Tempe Town Lake's water levels have sharply increased because of high levels of precipitation and upstream release from Granite Reef Dam northeast of Phoenix.
All month, the National Weather Service has issued flood warnings and advisories across Arizona. An NWS flood warning on Wednesday warns of flooding of unbridged crossings across Tempe Town Lake.
Tempe Town Lake is a reservoir located on the Salt River in north Tempe used for flood protection, recreation opportunities and economic vitality according to the city of Tempe. The lake is filled with water from the Salt River and Colorado River and captures water from storm drains and rainwater runoff.
Recently, water levels have increased significantly because of winter weather in higher elevations in the state. Overall, this winter has been particularly wet, with October 2022 through January 2023 being the 24th wettest time period in the last 128 years.
"Because of this week’s warm storms, the snow on the watershed is continuing to melt and make its way into the Verde reservoirs, which are already 83 percent full," Salt River Project spokesperson Patty Garcia-Likens said in a press release Tuesday. "During wet years like this, inflows frequently exceed the reservoir storage capacity on the Salt and Verde rivers necessitating releases into the Salt River bed."
According to SRP's daily water report on Wednesday, Salt River reservoirs were an average of 97% full, which is 25% more than the water level this time last year.
Austin Heffernan, a sophomore studying architectural studies and a member of the Rowing Club at ASU, said he and the rest of the crew have noticed the increased levels and it’s impacted their ability to be on the water.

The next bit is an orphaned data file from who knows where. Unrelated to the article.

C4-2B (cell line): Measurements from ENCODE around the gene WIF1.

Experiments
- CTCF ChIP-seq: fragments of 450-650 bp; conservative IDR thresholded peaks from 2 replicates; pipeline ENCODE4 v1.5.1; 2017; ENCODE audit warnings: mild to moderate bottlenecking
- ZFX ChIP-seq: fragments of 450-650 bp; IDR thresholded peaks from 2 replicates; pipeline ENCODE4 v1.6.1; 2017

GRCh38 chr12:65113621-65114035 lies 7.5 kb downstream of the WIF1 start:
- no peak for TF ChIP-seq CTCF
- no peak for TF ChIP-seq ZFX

"The water is not just really, really high but all the trash, branches and wood are making big weed piles and ripped the skeg off the boat," Heffernan said. Skegs are a fin that helps direct a boat.
In order to prevent reservoirs from flooding and damaging dams, it is common for water to be released back into the flowing Salt River and the city of Tempe said it is prepared for the increased flow.
The Tempe Town Lake is regulated by Town Lake Dam which releases water back into the Salt River when levels get too high.
"Due to a higher than usual snowpack this winter, Salt River Project is releasing water from several dams in the region," said city of Tempe spokesperson Maegan Pardue in an email. "At this time, the city expects minimal impact to the lake and surrounding areas and does not anticipate changes in operation regarding Tempe Town Lake."
According to Kelin Whipple, a professor at the School of Earth and Space Exploration, the extra water in the Salt River and Tempe Town Lake isn’t a reason to worry but a reason to celebrate.
"The main thing we're looking at is the nice comfortable fact that our reservoirs have gotten full, and that there's extra water soaking in the ground," Whipple said. "We're recharging some of our groundwater. These are all really good things for our water outlook in the decade ahead."
Whipple said scientists predicted drier winters because of human-caused climate change, but despite the recent abnormally high rates of rain and snow, Arizona’s over 20-year megadrought is far from over.
Climate change causes unpredictability and a speedier hydrological cycle that "gets ramped up like you put it on steroids," Whipple said.
"This one winter is just one little white winter," Whipple said. "We spend a lot of time in class trying to get students to be aware of what climate change is doing, where we can expect things to go with Arizona and emphasizing how precarious our water supply really is."
Annually around 2.7 million people visit Tempe Town Lake, but with recent conditions, the lake looks less familiar with water running under bridges that usually cross dry land. In addition to the increased flow, Heffernan said the lake has been dirtier than usual.
"It looks pretty disgusting," Heffernan said.
While water levels and debris continue to rise due to climate change, Whipple said he remains hopeful. Whipple said humans have faced challenges in the past and they will be able to do it again.
"When things get really serious, we are good at that," Whipple said. "As long as we can see the problem coming in advance, know what it is and enough of the population is aware of it, we have the capacity to make significant changes."
Edited by Shane Brennan, Jasmine Kabiri, Piper Hansen and Caera Learmonth.